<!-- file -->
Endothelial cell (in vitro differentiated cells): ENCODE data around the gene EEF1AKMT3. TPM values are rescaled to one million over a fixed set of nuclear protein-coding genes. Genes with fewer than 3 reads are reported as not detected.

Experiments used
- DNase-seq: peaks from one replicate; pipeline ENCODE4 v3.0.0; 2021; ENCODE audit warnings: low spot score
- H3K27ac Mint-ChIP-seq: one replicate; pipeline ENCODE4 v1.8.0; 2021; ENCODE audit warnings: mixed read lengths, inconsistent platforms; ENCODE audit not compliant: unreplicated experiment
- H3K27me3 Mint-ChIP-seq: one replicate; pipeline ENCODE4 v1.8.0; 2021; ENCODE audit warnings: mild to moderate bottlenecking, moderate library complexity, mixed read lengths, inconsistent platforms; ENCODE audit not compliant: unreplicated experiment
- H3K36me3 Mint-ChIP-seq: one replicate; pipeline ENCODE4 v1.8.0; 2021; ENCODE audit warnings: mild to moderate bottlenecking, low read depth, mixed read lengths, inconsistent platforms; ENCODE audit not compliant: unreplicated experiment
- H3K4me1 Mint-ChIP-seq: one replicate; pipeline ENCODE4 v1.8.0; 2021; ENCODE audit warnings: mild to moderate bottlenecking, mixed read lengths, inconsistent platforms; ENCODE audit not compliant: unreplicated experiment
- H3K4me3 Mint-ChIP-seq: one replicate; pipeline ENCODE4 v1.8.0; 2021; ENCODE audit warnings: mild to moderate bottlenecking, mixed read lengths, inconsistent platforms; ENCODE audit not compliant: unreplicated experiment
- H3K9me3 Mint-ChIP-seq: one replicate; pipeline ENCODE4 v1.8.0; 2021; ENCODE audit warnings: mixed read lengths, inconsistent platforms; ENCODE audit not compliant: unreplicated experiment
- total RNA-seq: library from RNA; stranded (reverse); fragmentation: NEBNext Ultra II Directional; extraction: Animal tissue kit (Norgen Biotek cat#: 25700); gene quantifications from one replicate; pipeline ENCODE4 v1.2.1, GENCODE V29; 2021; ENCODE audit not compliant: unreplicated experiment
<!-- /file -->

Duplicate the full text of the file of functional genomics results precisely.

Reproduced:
Endothelial cell (in vitro differentiated cells): ENCODE data around the gene EEF1AKMT3. TPM values are rescaled to one million over a fixed set of nuclear protein-coding genes. Genes with fewer than 3 reads are reported as not detected.

Experiments used
- DNase-seq: peaks from one replicate; pipeline ENCODE4 v3.0.0; 2021; ENCODE audit warnings: low spot score
- H3K27ac Mint-ChIP-seq: one replicate; pipeline ENCODE4 v1.8.0; 2021; ENCODE audit warnings: mixed read lengths, inconsistent platforms; ENCODE audit not compliant: unreplicated experiment
- H3K27me3 Mint-ChIP-seq: one replicate; pipeline ENCODE4 v1.8.0; 2021; ENCODE audit warnings: mild to moderate bottlenecking, moderate library complexity, mixed read lengths, inconsistent platforms; ENCODE audit not compliant: unreplicated experiment
- H3K36me3 Mint-ChIP-seq: one replicate; pipeline ENCODE4 v1.8.0; 2021; ENCODE audit warnings: mild to moderate bottlenecking, low read depth, mixed read lengths, inconsistent platforms; ENCODE audit not compliant: unreplicated experiment
- H3K4me1 Mint-ChIP-seq: one replicate; pipeline ENCODE4 v1.8.0; 2021; ENCODE audit warnings: mild to moderate bottlenecking, mixed read lengths, inconsistent platforms; ENCODE audit not compliant: unreplicated experiment
- H3K4me3 Mint-ChIP-seq: one replicate; pipeline ENCODE4 v1.8.0; 2021; ENCODE audit warnings: mild to moderate bottlenecking, mixed read lengths, inconsistent platforms; ENCODE audit not compliant: unreplicated experiment
- H3K9me3 Mint-ChIP-seq: one replicate; pipeline ENCODE4 v1.8.0; 2021; ENCODE audit warnings: mixed read lengths, inconsistent platforms; ENCODE audit not compliant: unreplicated experiment
- total RNA-seq: library from RNA; stranded (reverse); fragmentation: NEBNext Ultra II Directional; extraction: Animal tissue kit (Norgen Biotek cat#: 25700); gene quantifications from one replicate; pipeline ENCODE4 v1.2.1, GENCODE V29; 2021; ENCODE audit not compliant: unreplicated experiment